Bartlett Cove to Swanson Harbor

We enjoyed a good night at anchor in Bartlett Cove. We rose to a pretty morning, bid farewell to Glacier Bay, and started the forty mile journey over to Swanson Harbor.

Saying goodbye to Barlett Cove. Left to right: The Lodge, the docks and the fuel dock.

We follow one of our fellow cruisers out of Glacier Bay

It is Friday, and as Swanson is a favorite spot for the local Juneau-ites, we wanted to get there early so we could find a place on one of the public floats. We ticked off the miles without much activity. We looked for whales, but except for a few spouts, there was not much exuberant activity to see. There was the occasional halibut fisherman, jigging on a pillar that rose to about 150 feet in the channel that averages over 600 feet.

Halibut fisherman punctuate Icy Strait

To our surprise, we did pass a raft of otters. As with most of their brethren, they gave us a look, but continued on with their lives without a care.

Pretty darn cute. But they just need to stop eating all the crabs.

When we arrived at Swanson, there were only two boats on one of the floats and the other float was empty. I set course for the uninhabited float and tucked Arctic Star at the end, with the bow set for an easy departure tomorrow. The floats at Swanson Harbor are humble but functional.

The tide was low and the water on the shore-side of the float looked very thin indeed. We have been assured by others who have done so, that there is plenty of water for a Grand Banks our size (draft 4.5 feet) to dock on the shore-side, but I happily chose the deeper side. The disadvantage of this side is that as the wind comes up from the west, you’re sitting abeam the fetch and you do get rocked a bit. Swanson Harbor is divided from the other rocky bay on Couverden Island by a ledge that is hugely visible at low tide and home to an eagle that simply sat and watched us, barely moving for the longest time.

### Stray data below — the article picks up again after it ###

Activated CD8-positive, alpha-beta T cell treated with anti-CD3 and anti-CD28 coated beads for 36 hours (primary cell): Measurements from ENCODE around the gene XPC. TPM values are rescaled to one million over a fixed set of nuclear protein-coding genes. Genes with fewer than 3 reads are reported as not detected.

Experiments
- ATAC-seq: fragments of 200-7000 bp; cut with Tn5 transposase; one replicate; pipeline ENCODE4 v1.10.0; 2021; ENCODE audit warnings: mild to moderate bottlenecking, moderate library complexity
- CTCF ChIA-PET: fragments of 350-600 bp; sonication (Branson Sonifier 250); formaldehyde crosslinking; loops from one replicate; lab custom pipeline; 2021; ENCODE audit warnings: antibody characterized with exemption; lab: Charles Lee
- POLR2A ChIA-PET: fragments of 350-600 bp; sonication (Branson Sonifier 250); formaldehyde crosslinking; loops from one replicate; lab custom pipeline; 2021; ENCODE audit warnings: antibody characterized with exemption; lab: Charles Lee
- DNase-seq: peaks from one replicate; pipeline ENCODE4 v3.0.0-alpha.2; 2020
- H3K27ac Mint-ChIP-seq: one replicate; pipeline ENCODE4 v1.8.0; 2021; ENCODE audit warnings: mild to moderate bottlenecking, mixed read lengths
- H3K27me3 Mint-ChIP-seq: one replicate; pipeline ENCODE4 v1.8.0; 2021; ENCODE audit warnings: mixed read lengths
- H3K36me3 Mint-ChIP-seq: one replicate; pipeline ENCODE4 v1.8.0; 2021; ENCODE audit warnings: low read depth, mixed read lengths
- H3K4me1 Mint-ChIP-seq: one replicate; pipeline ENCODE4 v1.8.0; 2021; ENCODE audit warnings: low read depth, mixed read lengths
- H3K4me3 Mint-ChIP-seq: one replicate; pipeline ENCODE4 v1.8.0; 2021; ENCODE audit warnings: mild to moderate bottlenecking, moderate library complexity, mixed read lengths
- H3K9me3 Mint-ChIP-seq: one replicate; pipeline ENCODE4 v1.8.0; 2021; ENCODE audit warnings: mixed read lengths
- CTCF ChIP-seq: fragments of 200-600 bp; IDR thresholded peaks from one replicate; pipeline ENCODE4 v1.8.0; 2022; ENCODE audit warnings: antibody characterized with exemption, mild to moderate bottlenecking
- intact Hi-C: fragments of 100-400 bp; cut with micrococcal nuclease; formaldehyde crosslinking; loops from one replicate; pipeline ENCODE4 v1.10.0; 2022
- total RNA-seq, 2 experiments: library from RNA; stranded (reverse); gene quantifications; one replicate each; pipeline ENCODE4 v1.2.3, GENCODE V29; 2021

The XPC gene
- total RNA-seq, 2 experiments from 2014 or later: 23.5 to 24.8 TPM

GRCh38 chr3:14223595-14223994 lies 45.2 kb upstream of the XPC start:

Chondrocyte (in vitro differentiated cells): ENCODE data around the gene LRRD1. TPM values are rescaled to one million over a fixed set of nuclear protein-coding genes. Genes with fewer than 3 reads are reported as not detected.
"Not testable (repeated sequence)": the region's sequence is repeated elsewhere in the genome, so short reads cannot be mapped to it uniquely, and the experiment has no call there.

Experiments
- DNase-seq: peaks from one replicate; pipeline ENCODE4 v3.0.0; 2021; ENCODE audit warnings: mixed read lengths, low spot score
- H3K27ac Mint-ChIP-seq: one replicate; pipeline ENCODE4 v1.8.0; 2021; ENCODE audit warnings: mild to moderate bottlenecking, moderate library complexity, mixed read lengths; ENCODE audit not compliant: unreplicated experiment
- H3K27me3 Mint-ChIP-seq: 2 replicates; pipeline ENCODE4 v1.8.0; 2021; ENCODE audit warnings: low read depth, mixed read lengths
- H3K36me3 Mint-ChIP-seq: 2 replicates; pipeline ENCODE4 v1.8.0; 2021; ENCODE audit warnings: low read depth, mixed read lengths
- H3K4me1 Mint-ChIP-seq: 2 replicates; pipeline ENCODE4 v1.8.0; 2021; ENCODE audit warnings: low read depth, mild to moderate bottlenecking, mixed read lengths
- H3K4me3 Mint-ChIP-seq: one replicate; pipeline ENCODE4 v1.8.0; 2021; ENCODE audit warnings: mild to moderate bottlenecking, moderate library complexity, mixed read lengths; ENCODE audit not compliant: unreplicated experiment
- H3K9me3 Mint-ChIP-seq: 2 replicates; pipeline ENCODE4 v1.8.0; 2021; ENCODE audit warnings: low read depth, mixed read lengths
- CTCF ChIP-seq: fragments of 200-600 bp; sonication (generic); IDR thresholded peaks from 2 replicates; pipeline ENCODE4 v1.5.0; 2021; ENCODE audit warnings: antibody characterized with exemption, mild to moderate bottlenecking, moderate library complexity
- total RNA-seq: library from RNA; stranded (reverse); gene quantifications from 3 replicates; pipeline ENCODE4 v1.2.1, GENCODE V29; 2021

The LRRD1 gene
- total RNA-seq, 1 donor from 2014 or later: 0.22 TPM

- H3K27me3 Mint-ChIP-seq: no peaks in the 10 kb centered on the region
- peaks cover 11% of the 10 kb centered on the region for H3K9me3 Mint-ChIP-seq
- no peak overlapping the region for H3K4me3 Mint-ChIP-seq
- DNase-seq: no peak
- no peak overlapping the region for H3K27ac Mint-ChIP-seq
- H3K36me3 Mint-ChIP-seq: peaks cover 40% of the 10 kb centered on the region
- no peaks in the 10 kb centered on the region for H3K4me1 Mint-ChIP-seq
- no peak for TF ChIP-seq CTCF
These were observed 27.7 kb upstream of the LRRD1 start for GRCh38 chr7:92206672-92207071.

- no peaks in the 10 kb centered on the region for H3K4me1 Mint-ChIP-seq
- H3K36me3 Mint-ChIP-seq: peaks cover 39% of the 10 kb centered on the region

The "other" float in Swanson Harbor at high tide

As time passed, the “locals” began to make their way to Swanson Harbor. Eventually five almost identical 27 foot boats tied up on our float. Out came the portable chairs, barbecues, coolers, and kayaks. The dogs, the beer, the kids — all added to the commotion that descended upon the previously serene docks. Having said that, the people were friendly and we shared a common love of the water and Alaska. Plus, I made their day by giving them soy sauce and fresh garlic to marinate their salmon.

Somewhere between the arrival of the first three small boats and the last two, a 72 foot Delta yacht decided to make our float his destination. He was definitely out of place. The other large boats in the harbor set their anchor on in the west side of the harbor, in the lee of the land. The captains of the small boats grumbled out loud a lot, insinuating that the large Delta did not belong on this float. Eventually, as the last small boat arrived, the small boat owners moved the large Delta to the bitter end of the float by walking it forward, and all were accommodated.

Full float at Swanson Harbor

Our time was split between relaxing and packing. We’ve found that if we spread out the packing over a day or two, it’s a lot less stressful. Nothing signals that your vacation is coming to an end as much as packing and cleaning up the boat. What I never understand how it seems that there is less room when you’re packing to return home even though you’ve not bought anything during the trip.

We broke up the afternoon by enjoying Alaskan Amber Ale up on the flybridge and taking in our last night on the boat in Alaska.

Captain Chef Bob at the helm galley